Flexor Hallucis Brevis

Description: [edit | edit source]

Flexor hallucis brevis (FHB) is one of the muscles in the third layer (of four layers) of plantar muscles. It is located adjacent to the plantar surface of the 1st metatarsal and contains 2 sesamoid bones.  [1]Other muscles in the third layer of plantar muscles include the adductor hallucis (oblique and transverse heads) and the flexor digiti minimi brevis.

Musculus flexor hallucis brevis1 (1).jpg

Origin:[edit | edit source]

The flexor hallucis brevis originates along the plantar aspect of the cuboid and cuneiforms.[2]

Insertion:[edit | edit source]

The medial head of the FHB is the larger head of the two. It inserts medially on the plantar plate. Also, it forms a common tendon with the abductor hallucis muscle before the insertion point at the base of the proximal phalanx.[3] Within this tendon sits the tibial sesamoid bone.

The lateral head of the FHB inserts laterally on the plantar plate. It forms a common tendon with the adductor hallucis muscle before inserting on the lateral aspect of the base of the proximal phalanx.[3] Within this tendon sits the fibular sesamoid bone.

Nerve:[edit | edit source]

The medial and lateral head of the flexor hallucis brevis is innervated by the medial plantar nerve. Both heads are represented by the spinal segments S1 and S2.

Artery:[edit | edit source]

Supplied by branches of the posterior tibial artery.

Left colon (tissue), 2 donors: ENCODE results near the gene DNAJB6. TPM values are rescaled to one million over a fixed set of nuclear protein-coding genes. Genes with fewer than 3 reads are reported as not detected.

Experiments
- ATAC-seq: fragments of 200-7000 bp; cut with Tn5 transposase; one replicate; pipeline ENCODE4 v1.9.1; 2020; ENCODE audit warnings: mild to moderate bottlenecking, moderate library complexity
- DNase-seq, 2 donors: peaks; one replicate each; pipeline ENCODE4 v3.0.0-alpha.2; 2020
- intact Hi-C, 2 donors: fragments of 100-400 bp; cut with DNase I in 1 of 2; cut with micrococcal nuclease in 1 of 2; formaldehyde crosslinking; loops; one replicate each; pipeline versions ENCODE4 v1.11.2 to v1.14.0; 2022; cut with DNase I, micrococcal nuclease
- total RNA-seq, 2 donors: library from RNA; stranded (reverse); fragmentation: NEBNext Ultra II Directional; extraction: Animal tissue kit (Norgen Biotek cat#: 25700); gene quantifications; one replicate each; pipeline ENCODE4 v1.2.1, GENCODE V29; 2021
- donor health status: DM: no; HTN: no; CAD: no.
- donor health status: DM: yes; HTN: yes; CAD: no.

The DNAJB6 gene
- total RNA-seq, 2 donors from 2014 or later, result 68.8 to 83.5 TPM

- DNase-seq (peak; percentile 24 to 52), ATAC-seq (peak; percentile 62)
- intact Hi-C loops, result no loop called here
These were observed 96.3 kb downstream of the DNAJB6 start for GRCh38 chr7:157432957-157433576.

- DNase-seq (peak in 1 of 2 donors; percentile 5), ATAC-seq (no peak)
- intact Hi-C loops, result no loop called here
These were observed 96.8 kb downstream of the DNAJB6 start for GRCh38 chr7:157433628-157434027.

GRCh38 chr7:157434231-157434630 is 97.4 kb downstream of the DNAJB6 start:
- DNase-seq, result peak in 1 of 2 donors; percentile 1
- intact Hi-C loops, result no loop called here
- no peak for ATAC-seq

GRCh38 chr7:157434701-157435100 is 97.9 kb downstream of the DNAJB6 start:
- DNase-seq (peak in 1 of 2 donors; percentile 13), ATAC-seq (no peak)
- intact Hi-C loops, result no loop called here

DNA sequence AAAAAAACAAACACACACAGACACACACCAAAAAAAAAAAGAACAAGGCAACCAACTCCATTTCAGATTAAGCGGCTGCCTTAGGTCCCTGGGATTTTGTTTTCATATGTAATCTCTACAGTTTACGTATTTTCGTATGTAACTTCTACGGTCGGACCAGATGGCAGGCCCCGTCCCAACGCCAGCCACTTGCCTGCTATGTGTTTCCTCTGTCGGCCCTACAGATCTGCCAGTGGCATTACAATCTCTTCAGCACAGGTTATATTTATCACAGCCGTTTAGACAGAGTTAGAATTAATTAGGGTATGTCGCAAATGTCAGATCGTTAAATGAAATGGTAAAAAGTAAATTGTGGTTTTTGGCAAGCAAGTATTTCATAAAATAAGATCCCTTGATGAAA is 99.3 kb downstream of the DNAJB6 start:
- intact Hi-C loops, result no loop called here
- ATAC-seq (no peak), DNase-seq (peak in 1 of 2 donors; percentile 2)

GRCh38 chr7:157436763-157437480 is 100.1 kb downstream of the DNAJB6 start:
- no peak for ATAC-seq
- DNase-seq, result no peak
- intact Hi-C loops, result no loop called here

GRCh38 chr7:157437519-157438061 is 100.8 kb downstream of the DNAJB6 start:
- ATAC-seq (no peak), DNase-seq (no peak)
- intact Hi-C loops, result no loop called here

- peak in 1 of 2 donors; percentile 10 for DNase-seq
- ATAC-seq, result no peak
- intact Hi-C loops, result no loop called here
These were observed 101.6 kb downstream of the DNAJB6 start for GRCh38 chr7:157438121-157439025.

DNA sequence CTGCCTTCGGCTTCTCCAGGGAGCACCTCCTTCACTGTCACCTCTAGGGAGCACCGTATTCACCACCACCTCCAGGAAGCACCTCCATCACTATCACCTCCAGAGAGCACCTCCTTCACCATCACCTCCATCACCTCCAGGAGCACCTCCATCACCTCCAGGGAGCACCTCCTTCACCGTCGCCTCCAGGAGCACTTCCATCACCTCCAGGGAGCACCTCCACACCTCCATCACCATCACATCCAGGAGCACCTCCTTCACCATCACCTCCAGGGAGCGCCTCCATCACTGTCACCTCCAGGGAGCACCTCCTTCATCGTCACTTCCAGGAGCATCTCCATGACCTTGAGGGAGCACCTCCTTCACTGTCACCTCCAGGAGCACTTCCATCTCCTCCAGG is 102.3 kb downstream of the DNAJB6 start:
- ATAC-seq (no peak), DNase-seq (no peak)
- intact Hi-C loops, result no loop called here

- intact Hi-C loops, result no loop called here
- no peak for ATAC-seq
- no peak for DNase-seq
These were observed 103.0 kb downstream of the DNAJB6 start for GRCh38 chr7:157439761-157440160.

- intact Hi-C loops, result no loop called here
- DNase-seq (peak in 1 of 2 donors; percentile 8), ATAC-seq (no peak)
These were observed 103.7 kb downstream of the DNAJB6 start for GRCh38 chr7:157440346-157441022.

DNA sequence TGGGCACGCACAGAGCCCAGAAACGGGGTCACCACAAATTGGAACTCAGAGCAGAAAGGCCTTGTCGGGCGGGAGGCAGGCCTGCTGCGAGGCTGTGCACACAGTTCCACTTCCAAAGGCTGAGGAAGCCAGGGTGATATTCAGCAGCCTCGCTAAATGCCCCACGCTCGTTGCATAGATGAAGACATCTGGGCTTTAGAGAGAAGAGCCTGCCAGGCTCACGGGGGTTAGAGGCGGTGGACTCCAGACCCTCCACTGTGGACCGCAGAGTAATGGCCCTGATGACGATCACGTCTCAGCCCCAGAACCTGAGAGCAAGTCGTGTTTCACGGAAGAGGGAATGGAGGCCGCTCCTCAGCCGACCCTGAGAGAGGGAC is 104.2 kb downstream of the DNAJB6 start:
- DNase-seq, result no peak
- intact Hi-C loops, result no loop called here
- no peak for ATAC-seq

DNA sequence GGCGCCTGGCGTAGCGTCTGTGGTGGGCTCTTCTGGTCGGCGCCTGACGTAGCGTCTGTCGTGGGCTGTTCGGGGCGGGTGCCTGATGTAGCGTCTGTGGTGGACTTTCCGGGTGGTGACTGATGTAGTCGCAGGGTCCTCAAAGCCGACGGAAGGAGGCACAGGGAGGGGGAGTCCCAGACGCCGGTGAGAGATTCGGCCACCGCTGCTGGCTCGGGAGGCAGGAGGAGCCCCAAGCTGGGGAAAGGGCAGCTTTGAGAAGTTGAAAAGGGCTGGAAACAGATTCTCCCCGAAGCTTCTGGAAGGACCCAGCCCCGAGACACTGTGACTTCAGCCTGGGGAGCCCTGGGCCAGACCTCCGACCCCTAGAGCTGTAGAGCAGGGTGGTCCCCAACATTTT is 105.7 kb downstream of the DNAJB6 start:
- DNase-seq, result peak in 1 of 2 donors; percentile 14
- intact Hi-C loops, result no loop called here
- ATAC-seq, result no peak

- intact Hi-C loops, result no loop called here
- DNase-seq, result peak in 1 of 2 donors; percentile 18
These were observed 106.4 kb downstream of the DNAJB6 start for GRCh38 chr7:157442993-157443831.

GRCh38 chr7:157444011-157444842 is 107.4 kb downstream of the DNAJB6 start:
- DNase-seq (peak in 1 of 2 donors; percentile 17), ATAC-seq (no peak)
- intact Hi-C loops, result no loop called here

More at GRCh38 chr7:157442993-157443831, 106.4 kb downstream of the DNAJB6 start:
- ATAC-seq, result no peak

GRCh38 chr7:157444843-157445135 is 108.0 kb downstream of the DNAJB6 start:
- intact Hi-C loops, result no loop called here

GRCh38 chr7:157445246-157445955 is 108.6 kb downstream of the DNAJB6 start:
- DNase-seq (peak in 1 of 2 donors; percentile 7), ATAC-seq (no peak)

Function[edit | edit source]

Flexion of the great toe at the metatarsophalangeal joint with the assistance of the flexor hallucis longus.

Clinical Significance[edit | edit source]

Dysfunction of the flexor hallucis brevis will commonly present as pain in the ball of the foot when extending the big toe, difficulty and pain during gait, and toe deformities. This may be due to muscle injury of the FHB or sesamoiditis.

Aggravation of the muscle may occur when the second toe is longer than the other toes, walking or running on uneven ground, wearing high heels or shoes that are too small.

Assessment[edit | edit source]

Palpation: [edit | edit source]

It is nearly impossible to palpate the FHB muscle as it is located deep in the foot. (The third layer from 4 layers of the foot muscles).

Muscle strength: [edit | edit source]

FHB strength can be measured manually by MMT grading. Start the test by having the patient in supine/long sitting position with the foot hanging over the table. With your hand, hold the foot just below the ankle for stabilization and ask the patient to flex the big toe while you resist the movement by your fingers of the other hand.

Treatment[edit | edit source]

Stretching:[edit | edit source]

Stretch the muscle by moving the big toe into hyper extension as much as possible, hold then relax.

Strengthening[edit | edit source]

Pulling the towel would always be the good option for strengthening the big toe and other four toe flexors, but make sure that the patient is using the FHB muscle so she/he should flex the great toe by bending it at the MP joint. You can progress the exercise by putting a weighted object on the towel or use a resistance band.

References[edit | edit source]

  1. Helen J.Hislop Jacqueline Montgomery,Muscle Testing,2007,8th edition.
  2. Bartosiak K, McCormick JJ. Avascular Necrosis of the Sesamoids. Foot Ankle Clin. 2019 Mar;24(1):57-67.
  3. 3.0 3.1 Hakim-Zargar M, Aronow MS, Gibson L, Obopilwe E. Implications for the anatomy of the flexor hallucis brevis insertion. Foot Ankle Int. 2010 Jan;31(1):65-8.
  4. Rehab My Patient. Flexor hallucis brevis strengthening. Available from: https://www.youtube.com/watch?v=S1ngV2Or7wY [last accessed 20/1/2022]
  5. Physiohealth01. Flexor Hallucis Brevis Strength with Theraband arch support from: https://www.youtube.com/watch?v=XtJYcL4qTUY [last accessed 20/1/2022]